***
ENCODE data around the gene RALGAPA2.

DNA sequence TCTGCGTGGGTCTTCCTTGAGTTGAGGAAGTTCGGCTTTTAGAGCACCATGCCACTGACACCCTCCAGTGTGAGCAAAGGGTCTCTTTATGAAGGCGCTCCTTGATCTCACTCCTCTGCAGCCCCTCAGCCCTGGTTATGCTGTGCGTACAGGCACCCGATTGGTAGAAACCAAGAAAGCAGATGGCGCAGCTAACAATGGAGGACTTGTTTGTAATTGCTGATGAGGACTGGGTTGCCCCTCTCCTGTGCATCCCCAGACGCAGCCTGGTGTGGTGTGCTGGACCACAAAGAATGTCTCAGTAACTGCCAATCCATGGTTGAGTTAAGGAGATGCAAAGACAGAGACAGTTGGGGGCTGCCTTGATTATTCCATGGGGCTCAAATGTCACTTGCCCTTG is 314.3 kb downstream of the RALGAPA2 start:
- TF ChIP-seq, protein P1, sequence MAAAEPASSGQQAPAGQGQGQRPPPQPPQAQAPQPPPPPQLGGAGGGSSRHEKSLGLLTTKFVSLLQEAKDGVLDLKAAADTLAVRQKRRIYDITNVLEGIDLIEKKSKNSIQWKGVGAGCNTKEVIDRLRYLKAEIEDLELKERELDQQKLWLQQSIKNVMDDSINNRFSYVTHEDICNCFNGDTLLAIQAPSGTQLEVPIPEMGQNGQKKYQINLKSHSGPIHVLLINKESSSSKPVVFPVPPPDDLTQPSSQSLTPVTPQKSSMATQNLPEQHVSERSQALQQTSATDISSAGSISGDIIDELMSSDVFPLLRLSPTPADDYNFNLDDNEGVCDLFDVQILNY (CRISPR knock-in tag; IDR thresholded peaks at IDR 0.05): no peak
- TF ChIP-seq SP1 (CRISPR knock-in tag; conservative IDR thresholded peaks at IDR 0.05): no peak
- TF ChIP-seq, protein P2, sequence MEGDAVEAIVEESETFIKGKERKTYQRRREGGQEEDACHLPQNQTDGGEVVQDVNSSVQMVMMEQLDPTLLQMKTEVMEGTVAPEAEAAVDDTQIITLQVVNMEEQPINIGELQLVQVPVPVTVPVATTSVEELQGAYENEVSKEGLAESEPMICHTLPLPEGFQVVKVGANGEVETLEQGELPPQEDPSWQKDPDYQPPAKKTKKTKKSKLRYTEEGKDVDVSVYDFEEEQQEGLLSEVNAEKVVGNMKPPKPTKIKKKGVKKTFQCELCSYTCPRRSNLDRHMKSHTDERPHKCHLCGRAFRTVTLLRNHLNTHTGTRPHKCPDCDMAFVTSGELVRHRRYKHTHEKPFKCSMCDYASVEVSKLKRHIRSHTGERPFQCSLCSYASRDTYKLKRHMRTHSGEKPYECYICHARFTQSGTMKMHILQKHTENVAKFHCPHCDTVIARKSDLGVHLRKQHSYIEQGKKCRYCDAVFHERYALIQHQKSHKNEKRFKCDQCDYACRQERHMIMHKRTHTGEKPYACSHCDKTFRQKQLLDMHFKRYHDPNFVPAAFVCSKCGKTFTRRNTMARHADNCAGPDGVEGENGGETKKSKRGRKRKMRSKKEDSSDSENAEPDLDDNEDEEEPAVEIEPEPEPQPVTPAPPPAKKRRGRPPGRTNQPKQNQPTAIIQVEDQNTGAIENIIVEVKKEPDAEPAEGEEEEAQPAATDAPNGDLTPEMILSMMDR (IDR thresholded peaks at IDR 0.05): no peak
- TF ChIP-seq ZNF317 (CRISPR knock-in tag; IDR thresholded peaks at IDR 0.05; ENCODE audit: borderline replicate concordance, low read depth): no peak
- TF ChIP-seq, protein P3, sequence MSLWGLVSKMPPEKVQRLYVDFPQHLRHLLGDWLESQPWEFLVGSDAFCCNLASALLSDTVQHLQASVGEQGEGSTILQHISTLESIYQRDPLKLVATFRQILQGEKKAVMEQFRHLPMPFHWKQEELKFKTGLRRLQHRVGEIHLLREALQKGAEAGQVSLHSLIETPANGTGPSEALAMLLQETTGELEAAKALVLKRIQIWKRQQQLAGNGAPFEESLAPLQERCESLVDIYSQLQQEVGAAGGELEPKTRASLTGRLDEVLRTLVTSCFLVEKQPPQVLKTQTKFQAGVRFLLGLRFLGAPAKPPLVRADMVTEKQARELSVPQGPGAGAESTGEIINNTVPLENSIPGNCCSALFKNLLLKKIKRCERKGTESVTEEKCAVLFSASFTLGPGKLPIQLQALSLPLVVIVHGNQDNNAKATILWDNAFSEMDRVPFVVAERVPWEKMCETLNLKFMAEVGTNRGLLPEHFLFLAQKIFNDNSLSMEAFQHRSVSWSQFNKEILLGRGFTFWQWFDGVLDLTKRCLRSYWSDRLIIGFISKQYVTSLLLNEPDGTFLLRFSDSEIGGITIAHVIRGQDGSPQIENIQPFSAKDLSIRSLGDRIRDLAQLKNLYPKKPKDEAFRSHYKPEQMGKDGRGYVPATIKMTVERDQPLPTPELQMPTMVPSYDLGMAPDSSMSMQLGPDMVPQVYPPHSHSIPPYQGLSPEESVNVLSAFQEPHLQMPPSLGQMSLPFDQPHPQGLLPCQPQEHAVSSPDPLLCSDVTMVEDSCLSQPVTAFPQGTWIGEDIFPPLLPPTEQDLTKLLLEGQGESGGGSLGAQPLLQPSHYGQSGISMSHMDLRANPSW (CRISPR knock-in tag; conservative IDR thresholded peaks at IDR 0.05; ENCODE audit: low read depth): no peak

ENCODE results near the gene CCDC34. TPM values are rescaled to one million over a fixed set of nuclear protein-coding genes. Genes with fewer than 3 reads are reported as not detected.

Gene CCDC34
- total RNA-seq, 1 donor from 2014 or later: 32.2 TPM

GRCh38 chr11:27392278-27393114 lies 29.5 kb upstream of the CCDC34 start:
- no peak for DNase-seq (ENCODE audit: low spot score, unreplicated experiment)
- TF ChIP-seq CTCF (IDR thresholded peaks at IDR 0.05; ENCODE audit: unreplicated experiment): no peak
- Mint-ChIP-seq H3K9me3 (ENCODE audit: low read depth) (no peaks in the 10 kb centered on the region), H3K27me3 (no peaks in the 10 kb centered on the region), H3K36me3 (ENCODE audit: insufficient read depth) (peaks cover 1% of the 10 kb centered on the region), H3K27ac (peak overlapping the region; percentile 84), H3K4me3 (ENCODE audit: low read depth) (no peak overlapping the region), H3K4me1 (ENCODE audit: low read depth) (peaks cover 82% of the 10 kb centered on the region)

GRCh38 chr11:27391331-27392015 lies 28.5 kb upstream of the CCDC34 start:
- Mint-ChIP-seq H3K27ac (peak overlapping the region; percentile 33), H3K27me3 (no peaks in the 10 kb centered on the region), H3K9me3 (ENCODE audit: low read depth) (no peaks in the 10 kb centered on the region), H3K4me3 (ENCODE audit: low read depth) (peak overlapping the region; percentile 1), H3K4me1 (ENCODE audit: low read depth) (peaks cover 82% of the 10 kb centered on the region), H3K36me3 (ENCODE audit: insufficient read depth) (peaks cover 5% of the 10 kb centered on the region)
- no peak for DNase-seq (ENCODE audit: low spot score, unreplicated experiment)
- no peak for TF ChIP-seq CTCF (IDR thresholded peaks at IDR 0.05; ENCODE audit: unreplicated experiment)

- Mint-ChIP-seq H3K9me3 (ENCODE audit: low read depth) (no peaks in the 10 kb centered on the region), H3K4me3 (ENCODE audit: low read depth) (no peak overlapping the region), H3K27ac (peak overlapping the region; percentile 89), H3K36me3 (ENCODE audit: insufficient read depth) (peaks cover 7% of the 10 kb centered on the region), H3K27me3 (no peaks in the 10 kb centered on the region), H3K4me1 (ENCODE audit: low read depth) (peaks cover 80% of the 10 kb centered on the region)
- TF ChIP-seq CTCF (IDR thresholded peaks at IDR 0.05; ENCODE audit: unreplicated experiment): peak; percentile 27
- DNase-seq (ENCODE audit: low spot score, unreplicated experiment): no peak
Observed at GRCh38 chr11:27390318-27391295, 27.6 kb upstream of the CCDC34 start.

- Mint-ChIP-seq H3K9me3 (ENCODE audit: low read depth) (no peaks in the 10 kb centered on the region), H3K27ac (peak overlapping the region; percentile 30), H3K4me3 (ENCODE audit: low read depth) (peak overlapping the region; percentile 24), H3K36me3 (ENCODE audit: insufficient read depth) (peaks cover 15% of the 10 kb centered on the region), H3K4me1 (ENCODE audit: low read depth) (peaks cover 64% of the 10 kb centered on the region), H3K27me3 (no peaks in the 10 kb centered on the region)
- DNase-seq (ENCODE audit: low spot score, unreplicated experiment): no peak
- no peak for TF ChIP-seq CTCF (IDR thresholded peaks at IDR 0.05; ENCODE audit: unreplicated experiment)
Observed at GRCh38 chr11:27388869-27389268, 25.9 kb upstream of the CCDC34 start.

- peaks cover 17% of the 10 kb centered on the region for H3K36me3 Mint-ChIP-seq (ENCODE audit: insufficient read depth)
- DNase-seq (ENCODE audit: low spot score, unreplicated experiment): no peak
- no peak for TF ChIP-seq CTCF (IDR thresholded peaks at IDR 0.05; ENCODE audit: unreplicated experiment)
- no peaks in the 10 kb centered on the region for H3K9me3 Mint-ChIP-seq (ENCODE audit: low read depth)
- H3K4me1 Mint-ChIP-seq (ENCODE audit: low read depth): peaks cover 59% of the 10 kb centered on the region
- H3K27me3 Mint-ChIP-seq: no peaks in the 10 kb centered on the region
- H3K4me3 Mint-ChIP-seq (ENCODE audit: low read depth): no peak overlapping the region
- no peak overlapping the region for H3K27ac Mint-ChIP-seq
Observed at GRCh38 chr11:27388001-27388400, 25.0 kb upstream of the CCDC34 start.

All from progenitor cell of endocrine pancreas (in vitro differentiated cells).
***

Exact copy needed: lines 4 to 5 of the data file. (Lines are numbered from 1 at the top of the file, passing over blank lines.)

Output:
- TF ChIP-seq SP1 (CRISPR knock-in tag; conservative IDR thresholded peaks at IDR 0.05): no peak
- TF ChIP-seq, protein P2, sequence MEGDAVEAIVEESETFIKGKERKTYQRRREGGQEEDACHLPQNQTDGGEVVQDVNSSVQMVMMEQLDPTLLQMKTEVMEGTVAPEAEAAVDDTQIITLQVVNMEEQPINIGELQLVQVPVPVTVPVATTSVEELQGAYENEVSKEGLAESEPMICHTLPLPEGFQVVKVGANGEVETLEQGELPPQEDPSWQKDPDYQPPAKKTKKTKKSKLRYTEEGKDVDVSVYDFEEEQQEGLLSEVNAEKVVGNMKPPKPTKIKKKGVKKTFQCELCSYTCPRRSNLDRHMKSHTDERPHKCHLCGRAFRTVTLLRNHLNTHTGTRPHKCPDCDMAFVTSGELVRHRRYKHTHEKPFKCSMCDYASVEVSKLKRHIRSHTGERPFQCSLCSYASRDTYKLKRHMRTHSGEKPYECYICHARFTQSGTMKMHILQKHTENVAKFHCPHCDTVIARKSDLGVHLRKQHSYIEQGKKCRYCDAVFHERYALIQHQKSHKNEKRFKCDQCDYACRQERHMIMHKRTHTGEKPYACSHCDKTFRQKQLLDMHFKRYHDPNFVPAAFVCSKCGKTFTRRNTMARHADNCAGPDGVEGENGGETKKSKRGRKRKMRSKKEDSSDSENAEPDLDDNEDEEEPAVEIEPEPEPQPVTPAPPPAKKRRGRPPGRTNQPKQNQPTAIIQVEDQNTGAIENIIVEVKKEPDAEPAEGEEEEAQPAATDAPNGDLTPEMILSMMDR (IDR thresholded peaks at IDR 0.05): no peak